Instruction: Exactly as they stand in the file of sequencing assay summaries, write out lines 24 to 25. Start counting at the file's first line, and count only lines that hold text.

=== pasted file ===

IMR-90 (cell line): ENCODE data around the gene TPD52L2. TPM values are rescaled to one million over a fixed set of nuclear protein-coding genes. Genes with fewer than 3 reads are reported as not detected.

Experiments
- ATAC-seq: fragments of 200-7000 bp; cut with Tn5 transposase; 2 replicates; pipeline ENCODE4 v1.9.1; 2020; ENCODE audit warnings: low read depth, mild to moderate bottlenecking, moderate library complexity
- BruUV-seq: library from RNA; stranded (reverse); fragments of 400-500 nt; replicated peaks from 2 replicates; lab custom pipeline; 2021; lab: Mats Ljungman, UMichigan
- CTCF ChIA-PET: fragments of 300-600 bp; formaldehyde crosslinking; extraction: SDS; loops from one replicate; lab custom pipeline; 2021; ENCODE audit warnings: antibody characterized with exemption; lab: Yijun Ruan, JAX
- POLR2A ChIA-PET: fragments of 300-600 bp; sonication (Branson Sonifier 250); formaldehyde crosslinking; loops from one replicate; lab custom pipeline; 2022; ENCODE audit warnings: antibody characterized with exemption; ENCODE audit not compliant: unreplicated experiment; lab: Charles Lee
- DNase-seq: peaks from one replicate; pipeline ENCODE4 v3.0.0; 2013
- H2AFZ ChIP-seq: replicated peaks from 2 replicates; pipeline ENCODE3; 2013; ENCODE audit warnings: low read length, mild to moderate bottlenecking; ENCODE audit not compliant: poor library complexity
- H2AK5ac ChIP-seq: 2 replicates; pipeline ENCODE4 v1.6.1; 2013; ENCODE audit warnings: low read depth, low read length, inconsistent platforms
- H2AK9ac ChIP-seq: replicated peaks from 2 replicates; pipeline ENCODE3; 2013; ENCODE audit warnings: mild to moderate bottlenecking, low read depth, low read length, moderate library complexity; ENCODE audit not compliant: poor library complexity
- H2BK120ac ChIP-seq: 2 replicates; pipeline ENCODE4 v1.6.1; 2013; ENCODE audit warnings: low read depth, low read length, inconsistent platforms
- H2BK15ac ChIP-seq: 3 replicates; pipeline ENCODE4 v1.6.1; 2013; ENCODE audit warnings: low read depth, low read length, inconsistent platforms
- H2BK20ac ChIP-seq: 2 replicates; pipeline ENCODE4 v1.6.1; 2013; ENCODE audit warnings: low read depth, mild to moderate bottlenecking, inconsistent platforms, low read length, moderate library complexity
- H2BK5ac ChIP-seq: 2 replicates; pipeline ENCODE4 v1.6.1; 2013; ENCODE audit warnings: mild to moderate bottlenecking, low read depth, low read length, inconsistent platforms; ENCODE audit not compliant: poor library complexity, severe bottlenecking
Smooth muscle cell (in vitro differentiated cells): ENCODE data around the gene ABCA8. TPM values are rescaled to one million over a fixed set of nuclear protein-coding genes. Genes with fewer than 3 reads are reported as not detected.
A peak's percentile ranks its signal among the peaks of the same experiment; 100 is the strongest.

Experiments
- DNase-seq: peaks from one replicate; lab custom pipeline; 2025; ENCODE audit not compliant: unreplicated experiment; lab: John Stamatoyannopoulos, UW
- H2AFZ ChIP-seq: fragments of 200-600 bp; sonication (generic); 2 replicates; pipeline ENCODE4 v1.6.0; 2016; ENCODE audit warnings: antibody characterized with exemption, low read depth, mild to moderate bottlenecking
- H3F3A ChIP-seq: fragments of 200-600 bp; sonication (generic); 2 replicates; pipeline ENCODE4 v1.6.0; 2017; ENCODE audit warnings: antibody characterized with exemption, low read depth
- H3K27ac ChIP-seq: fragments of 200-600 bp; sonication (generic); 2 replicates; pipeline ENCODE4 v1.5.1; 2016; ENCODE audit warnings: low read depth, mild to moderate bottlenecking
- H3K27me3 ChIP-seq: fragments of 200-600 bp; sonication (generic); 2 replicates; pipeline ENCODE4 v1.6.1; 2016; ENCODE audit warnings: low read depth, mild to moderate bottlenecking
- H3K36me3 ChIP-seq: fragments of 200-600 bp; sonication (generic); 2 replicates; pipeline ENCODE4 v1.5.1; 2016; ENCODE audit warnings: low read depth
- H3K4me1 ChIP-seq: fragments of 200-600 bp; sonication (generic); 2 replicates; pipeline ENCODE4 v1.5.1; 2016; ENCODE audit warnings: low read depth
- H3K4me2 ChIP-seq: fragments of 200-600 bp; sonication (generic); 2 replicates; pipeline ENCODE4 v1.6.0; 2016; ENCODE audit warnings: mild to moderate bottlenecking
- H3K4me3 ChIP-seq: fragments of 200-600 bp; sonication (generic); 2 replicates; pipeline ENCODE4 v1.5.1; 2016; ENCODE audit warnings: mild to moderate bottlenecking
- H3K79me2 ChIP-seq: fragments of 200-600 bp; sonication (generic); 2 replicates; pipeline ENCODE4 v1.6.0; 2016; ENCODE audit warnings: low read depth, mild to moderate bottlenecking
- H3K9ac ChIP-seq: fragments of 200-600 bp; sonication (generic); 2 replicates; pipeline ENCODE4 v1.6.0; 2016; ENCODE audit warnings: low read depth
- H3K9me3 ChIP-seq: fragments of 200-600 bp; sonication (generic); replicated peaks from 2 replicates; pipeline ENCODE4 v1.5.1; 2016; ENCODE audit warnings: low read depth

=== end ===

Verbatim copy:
- H3K4me1 ChIP-seq: fragments of 200-600 bp; sonication (generic); 2 replicates; pipeline ENCODE4 v1.5.1; 2016; ENCODE audit warnings: low read depth
- H3K4me2 ChIP-seq: fragments of 200-600 bp; sonication (generic); 2 replicates; pipeline ENCODE4 v1.6.0; 2016; ENCODE audit warnings: mild to moderate bottlenecking